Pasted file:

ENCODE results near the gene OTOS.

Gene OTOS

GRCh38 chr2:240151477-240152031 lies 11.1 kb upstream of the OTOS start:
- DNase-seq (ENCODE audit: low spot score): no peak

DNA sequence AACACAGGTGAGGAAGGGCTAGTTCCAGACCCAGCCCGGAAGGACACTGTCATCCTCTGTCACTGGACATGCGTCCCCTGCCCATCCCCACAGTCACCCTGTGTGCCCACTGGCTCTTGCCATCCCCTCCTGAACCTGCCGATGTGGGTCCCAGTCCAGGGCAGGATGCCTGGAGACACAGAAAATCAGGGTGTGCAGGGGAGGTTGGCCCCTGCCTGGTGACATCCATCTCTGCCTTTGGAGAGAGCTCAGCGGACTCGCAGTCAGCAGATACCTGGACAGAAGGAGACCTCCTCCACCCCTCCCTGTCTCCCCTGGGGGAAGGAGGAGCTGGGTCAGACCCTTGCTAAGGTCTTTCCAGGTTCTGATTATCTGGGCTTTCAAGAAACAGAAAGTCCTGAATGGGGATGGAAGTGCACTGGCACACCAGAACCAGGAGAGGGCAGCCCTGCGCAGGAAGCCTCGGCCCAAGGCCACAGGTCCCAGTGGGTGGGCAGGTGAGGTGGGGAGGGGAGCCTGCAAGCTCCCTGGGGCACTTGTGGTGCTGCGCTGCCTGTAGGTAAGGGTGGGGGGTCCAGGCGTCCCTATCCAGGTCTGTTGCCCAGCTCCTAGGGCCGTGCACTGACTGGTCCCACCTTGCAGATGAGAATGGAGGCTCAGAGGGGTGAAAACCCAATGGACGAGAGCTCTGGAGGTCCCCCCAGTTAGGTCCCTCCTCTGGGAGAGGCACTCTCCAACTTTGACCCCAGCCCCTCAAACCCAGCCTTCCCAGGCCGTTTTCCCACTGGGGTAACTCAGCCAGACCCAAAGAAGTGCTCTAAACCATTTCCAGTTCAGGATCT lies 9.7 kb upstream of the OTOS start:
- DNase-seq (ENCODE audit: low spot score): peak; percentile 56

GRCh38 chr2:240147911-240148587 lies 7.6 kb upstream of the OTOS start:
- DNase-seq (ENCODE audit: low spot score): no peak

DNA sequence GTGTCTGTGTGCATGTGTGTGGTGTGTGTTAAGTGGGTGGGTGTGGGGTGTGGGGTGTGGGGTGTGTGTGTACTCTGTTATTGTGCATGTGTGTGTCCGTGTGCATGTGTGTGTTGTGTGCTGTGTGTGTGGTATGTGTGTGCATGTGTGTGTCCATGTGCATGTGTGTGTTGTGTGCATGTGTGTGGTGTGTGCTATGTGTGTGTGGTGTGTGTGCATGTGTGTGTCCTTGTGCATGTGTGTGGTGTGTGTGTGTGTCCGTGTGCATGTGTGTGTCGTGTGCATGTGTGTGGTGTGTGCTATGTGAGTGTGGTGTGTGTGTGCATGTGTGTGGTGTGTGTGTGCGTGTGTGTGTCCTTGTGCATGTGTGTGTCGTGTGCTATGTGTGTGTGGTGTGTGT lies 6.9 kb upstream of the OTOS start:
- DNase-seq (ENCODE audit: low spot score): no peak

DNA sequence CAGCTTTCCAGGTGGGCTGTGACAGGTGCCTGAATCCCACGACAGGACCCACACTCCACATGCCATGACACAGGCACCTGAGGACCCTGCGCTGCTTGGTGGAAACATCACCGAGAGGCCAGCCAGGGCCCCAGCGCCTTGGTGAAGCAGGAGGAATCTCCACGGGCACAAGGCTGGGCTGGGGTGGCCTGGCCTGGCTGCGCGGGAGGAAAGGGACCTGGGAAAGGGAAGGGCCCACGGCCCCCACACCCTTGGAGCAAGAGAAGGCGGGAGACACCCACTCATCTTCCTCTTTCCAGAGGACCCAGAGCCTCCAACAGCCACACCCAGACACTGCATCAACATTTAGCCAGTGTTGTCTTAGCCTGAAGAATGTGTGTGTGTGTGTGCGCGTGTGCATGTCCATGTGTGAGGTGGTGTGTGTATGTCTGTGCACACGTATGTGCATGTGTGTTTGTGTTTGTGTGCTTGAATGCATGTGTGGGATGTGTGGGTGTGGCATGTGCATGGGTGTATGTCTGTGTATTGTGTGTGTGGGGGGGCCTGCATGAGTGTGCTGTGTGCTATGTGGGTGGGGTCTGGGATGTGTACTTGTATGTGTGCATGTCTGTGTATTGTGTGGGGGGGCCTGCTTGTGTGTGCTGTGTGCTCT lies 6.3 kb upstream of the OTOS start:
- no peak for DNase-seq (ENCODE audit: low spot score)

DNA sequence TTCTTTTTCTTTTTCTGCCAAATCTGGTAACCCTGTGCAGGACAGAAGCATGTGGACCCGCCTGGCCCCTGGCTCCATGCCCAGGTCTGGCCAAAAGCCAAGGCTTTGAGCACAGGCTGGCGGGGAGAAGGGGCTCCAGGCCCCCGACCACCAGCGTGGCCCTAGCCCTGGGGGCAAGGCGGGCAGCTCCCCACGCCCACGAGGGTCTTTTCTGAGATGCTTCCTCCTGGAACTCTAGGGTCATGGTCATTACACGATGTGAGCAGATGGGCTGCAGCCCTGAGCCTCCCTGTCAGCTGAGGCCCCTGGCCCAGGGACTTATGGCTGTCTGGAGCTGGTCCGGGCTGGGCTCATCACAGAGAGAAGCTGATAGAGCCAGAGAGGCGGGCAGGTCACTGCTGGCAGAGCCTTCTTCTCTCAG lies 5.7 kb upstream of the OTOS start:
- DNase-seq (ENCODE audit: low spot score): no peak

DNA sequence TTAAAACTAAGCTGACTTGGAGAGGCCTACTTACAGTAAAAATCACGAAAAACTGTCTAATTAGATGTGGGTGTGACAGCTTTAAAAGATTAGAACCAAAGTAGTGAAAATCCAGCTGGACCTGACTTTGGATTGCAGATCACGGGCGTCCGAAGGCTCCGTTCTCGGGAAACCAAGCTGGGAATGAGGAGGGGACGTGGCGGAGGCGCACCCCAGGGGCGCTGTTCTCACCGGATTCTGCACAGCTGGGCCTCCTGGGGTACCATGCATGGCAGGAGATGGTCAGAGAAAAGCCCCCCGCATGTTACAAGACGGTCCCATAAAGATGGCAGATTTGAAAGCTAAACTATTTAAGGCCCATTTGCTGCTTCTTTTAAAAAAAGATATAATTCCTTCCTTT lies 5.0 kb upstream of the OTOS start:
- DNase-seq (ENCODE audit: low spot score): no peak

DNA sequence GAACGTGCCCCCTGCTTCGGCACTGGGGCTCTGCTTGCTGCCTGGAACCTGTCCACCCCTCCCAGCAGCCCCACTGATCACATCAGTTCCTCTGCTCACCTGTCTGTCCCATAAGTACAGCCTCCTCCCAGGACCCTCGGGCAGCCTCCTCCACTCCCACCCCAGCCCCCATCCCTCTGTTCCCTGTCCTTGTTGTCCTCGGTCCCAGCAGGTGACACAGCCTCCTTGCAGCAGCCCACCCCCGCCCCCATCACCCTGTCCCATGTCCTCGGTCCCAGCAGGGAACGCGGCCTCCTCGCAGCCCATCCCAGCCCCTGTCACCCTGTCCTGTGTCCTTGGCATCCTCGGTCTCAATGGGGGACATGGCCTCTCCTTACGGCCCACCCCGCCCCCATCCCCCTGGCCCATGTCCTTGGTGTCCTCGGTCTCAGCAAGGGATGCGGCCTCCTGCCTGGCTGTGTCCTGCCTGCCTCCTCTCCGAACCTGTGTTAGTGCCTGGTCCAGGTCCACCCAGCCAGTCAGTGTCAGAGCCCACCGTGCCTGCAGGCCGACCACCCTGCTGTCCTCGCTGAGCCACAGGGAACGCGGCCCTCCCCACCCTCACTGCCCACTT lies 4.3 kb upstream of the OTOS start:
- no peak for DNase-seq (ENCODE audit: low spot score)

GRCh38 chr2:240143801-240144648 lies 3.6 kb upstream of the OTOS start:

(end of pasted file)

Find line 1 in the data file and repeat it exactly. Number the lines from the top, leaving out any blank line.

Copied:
ENCODE results near the gene OTOS.